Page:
With the NSA revelations over the past months, there has been some very
questionable information starting to circulate suggesting that trying to
implement perfect forward secrecy for https web traffic isn't worth the
effort. I am not sure of the provenance of these reports, and I would like
to see a much more thorough debate on their accuracy or lack thereof. Here
is an example:

http://tonyarcieri.com/imperfect-forward-secrecy-the-coming-cryptocalypse

As my IETF RFC coauthor Harald Alvestrand told me: "The stuff about 'have
to transmit the session key I the clear' is completely bogus, of course.
That's what Diffie-Hellman is all about."

Ryan Lane tweeted yesterday: "It's possible to determine what you've been
viewing even with PFS. And no, padding won't help." And he wrote on today's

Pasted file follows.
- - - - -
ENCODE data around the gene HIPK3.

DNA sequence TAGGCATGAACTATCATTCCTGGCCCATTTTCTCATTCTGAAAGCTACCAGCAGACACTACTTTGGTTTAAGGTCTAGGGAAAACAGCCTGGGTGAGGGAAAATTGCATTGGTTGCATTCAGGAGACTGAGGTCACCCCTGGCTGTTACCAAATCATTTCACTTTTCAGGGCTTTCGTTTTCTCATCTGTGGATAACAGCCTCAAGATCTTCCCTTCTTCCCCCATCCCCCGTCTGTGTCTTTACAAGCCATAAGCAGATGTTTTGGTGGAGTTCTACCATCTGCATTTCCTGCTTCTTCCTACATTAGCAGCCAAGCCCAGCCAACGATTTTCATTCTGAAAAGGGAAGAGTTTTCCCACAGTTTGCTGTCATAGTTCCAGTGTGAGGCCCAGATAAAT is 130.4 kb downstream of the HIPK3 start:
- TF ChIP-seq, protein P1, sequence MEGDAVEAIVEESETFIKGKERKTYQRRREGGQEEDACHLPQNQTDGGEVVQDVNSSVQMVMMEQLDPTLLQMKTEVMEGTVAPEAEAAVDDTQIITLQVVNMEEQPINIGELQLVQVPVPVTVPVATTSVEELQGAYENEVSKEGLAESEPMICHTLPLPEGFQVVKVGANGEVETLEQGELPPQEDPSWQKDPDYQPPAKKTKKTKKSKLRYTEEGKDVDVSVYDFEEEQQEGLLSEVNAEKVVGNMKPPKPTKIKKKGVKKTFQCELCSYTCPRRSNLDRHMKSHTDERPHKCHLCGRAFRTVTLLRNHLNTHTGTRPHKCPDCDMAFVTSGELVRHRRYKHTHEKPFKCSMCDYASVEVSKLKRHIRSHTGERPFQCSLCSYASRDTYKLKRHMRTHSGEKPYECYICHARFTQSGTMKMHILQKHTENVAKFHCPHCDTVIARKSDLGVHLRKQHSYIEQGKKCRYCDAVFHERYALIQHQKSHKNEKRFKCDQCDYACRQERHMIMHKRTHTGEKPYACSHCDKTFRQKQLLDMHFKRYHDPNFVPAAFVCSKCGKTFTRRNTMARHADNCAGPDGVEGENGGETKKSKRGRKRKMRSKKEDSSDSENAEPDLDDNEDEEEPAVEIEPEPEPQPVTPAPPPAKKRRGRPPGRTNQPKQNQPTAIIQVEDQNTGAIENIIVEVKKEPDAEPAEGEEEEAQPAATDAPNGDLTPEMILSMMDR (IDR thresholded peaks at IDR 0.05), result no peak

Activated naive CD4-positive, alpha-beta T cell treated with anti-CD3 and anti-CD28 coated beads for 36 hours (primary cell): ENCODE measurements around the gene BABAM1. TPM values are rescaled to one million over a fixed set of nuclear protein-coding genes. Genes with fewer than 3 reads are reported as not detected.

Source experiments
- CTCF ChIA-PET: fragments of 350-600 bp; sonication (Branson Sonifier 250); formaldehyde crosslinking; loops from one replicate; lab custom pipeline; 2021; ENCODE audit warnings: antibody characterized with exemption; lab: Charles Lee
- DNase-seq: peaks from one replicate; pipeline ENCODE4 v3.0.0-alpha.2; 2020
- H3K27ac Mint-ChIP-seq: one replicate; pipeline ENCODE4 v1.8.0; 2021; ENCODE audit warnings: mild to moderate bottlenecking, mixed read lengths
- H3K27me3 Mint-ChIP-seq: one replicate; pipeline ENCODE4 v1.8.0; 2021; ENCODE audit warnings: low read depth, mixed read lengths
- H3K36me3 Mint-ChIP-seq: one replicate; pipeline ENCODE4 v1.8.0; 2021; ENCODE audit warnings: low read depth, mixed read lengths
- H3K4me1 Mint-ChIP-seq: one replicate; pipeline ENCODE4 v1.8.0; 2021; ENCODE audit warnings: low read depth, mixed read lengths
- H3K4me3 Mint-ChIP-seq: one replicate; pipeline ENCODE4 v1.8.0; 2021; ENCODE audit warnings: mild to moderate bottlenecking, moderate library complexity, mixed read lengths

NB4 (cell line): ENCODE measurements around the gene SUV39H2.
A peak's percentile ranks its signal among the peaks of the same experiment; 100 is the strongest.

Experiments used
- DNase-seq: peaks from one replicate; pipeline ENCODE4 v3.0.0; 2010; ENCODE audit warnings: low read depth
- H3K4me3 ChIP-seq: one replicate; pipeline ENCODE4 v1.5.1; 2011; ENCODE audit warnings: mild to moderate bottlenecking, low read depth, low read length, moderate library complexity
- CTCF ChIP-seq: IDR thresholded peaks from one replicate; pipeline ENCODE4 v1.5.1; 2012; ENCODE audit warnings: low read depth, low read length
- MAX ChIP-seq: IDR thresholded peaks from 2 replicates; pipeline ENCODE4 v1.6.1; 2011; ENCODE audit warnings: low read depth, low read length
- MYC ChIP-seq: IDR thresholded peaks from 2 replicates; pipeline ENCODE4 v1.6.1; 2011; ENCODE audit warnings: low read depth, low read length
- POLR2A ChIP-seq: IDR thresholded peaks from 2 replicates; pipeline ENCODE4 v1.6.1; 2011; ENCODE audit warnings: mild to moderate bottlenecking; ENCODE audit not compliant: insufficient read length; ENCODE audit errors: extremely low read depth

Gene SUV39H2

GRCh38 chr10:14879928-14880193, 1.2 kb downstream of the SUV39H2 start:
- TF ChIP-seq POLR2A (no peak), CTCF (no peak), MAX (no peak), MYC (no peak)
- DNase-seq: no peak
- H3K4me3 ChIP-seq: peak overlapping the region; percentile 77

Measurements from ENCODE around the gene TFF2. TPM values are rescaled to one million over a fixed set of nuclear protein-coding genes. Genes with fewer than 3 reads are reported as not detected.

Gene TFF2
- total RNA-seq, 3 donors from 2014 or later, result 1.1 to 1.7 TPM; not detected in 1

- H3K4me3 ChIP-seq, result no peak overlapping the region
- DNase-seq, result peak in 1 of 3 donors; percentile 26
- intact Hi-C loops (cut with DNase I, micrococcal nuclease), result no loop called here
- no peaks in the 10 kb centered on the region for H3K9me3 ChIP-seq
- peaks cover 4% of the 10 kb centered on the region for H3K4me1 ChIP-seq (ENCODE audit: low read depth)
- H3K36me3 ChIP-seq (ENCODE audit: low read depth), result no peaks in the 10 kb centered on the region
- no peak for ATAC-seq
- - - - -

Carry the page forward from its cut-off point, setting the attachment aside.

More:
Foundation blog post, "Enabling perfect forward secrecy is only useful if
we also eliminate the threat of traffic analysis of HTTPS, which can be
used to detect a user’s browsing activity, even when using HTTP," citing
http://blog.ioactive.com/2012/02/ssl-traffic-analysis-on-google-maps.html

It is not at all clear to me that discussion pertains to PFS or Wikimedia
traffic in any way.

I strongly suggest that the Foundation contract with well-known independent
reputable cryptography experts to resolve these questions. Tracking and
correcting misinformed advice, perhaps in cooperation with the EFF, is just
as important.
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